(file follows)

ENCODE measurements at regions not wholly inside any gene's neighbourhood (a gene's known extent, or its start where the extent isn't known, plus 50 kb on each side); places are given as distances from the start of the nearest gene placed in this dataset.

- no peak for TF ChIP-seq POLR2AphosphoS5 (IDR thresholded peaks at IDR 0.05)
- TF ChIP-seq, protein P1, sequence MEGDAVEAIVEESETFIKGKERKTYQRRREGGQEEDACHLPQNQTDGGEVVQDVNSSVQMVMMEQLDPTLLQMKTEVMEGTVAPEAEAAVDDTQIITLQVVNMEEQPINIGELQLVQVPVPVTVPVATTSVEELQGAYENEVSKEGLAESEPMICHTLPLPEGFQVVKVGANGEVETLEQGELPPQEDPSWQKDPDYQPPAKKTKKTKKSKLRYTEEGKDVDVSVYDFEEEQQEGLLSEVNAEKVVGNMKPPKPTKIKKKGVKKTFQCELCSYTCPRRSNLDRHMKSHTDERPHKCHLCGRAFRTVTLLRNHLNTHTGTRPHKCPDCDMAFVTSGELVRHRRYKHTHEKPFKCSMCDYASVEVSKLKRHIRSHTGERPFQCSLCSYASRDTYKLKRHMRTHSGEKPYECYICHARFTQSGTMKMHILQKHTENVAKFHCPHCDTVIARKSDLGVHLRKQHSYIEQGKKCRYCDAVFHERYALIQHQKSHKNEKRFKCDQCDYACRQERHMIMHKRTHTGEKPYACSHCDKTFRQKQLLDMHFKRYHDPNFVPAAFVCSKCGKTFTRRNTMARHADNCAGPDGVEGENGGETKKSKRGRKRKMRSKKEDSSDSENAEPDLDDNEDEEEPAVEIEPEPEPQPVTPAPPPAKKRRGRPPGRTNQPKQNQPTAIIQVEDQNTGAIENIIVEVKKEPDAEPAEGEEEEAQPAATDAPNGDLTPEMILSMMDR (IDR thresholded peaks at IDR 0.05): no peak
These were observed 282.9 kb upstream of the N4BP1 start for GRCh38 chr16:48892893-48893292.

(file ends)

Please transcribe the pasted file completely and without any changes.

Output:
ENCODE measurements at regions not wholly inside any gene's neighbourhood (a gene's known extent, or its start where the extent isn't known, plus 50 kb on each side); places are given as distances from the start of the nearest gene placed in this dataset.

- no peak for TF ChIP-seq POLR2AphosphoS5 (IDR thresholded peaks at IDR 0.05)
- TF ChIP-seq, protein P1, sequence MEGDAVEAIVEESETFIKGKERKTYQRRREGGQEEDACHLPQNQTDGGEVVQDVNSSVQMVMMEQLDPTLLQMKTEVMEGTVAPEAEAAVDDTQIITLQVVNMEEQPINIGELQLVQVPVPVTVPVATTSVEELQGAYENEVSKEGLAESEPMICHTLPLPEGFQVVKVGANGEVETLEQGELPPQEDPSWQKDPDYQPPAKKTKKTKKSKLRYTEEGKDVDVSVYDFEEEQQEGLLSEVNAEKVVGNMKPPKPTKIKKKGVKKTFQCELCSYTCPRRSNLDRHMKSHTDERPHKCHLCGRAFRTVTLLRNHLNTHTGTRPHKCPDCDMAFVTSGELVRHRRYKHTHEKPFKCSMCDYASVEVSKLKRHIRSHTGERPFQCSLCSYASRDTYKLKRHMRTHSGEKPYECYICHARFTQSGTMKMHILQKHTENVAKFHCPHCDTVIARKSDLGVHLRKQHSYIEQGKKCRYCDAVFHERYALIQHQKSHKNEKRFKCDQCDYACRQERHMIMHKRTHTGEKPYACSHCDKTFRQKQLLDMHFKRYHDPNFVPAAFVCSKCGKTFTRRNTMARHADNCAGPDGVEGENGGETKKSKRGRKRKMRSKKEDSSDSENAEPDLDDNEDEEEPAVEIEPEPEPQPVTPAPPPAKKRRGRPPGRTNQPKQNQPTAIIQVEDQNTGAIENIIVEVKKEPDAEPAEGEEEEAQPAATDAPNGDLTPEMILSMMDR (IDR thresholded peaks at IDR 0.05): no peak
These were observed 282.9 kb upstream of the N4BP1 start for GRCh38 chr16:48892893-48893292.